- As with everything, immerse yourself in the background. I, personally, mostly read Racer Magazine ( http://www.racer.com/index.php/f1 ), who usually do a good job writing interesting and meaty articles without coming across as a tabloid. The stories and photography in their print magazine are absolutely amazing as well and I highly recommend it. However, they're just one drop in the bucket. Reading the British press is always informative and falling into wikipedia holes of past seasons, drivers, and cars is fascinating. The six-wheeled cars? The ground effect monsters? Pretty much Gilles Villeneuve's entire career? Some truly crazy stuff has happened in F1, so dig in.

- Consider reading a little bit on racing technique. This is probably pretty optional, but with the amount of questions my friends asked me before they got a handle, I think it's a good idea. Check out Speed Secrets by Ross Bentley, Drive to Win by Carrol Smith, or Twist of the Wrist by Keith Code (it's about motorcycle racing but almost all of the skills are transferable). They are all great books. Having a solid understanding of what the drivers are doing to go that fast makes racing much more impressive I find. And if the bug really catches you, go check out Skip Barber or one of the other racing schools. I know from experience that racing is even more amazing than you think it is.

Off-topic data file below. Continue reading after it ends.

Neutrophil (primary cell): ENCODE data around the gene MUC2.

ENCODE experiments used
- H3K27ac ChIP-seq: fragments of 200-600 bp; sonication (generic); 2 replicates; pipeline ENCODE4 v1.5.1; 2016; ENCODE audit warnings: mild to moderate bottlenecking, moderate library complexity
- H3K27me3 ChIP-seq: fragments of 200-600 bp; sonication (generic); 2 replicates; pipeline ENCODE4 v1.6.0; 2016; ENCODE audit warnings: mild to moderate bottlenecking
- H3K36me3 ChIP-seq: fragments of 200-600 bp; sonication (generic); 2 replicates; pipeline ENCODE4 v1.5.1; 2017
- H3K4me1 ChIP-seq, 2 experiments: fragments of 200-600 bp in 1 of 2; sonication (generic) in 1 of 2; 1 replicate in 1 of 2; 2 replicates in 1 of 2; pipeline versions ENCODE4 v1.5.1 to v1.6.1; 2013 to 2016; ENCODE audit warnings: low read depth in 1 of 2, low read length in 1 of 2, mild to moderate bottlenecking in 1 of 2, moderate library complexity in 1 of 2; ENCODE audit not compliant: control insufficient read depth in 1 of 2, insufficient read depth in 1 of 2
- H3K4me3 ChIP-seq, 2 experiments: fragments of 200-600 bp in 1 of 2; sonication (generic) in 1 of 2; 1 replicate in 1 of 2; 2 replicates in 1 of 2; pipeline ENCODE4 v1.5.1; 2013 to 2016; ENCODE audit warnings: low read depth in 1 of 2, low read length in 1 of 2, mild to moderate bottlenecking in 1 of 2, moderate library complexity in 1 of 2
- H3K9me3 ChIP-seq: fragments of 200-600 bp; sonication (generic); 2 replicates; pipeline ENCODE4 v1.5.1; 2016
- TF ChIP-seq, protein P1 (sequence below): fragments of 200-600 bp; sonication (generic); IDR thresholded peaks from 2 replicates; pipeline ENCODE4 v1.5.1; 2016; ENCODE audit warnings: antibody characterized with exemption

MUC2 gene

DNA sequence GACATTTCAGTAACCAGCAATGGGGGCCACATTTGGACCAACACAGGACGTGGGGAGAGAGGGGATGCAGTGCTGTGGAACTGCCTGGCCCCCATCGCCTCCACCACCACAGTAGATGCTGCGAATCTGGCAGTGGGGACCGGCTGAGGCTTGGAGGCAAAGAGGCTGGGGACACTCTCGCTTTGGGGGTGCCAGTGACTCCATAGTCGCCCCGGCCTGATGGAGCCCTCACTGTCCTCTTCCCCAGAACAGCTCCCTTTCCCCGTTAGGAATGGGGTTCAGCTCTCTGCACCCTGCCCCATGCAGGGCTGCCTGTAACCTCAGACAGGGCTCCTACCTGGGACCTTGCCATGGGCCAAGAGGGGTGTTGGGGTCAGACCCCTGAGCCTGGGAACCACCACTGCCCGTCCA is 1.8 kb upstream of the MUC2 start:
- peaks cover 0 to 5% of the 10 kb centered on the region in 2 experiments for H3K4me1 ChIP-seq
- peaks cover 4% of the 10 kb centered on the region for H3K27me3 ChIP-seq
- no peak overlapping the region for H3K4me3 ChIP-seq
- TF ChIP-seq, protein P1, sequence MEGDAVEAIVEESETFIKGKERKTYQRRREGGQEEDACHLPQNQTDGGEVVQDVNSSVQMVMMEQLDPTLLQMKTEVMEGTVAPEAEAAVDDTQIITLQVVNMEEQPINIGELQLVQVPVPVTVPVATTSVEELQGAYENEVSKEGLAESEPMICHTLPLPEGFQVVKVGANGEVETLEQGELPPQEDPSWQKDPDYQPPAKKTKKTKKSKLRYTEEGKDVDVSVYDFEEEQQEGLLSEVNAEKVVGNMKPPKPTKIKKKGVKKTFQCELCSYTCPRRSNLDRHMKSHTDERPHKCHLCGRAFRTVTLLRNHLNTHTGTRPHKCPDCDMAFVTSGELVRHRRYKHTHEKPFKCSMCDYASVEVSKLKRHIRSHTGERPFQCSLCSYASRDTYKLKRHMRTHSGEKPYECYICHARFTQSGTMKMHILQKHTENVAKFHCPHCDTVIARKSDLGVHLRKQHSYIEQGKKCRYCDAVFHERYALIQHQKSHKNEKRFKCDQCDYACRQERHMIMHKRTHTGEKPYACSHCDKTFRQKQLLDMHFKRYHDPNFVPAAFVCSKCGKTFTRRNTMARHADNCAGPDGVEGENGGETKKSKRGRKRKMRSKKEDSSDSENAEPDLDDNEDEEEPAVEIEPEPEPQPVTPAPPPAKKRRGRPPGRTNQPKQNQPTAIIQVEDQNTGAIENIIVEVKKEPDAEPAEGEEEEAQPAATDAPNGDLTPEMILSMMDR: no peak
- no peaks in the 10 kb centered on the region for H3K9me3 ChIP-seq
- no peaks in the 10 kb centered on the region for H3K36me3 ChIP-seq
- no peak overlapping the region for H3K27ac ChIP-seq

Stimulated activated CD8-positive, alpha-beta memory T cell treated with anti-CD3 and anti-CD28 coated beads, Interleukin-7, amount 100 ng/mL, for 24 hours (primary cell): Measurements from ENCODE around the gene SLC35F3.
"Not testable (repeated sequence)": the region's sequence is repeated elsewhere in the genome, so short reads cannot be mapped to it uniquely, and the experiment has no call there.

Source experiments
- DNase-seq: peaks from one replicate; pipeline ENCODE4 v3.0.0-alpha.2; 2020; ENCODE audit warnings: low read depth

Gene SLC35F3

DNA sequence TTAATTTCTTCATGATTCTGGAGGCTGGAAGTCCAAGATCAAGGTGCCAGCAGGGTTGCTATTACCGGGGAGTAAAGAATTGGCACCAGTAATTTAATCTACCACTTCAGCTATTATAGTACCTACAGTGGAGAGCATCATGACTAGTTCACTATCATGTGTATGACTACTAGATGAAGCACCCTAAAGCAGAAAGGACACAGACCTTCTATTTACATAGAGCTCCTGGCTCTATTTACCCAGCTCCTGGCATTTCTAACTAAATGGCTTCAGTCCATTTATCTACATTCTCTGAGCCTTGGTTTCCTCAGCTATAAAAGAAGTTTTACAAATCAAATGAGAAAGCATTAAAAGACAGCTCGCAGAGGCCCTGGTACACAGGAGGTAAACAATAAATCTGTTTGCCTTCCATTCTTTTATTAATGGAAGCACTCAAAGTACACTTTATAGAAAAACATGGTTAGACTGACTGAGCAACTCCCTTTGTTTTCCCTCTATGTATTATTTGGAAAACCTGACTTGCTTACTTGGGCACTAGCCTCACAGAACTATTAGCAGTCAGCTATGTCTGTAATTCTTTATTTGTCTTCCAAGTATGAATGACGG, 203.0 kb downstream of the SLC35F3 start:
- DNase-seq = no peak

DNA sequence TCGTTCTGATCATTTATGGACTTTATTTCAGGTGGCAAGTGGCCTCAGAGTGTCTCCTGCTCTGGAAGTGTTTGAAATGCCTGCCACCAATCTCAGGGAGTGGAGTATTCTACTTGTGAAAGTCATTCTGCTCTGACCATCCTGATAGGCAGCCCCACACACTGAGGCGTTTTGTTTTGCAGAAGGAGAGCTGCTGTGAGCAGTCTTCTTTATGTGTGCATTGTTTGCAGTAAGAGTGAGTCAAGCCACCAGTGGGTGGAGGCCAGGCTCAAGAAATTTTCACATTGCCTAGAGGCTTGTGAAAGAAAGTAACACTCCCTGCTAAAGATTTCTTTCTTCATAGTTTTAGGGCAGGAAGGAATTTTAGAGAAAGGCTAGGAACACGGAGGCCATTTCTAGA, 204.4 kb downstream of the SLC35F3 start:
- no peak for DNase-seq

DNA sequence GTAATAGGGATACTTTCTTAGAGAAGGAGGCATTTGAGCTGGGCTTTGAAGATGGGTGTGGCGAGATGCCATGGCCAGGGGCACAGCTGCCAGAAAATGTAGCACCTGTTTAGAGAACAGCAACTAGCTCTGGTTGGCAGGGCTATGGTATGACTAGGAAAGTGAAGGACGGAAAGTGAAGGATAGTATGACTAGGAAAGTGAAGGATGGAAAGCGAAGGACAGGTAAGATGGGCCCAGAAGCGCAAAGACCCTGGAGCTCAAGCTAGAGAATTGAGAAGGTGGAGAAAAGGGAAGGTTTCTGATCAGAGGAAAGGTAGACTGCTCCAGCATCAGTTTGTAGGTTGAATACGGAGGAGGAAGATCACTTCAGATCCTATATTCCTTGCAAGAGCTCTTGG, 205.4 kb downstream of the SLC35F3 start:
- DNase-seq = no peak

- Take your time. F1's not going anywhere in the foreseeable future, so if you only feel like dabbling for the time being, don't worry. It will all be there for you when you want it.

- Go see some racing live! Seeing and hearing the speed in person goes a long way to conveying the skill that goes into racing. Find a local track and check out some of the smaller series and clubs that race. Especially for the smaller series, walk around the paddock and talk to the mechanics, drivers, and crews. Unless they are super busy, most people would love to talk to you and educate you about their sport.

- Above all: have fun! Racing is super fun, and not everyone loves the same thing. Sample everything to see what you like and if you find you don't like something, don't worry about it, it's just not for you.

I hope this helps. If anybody has anything I missed or thinks I'm completely wrong about, let me know.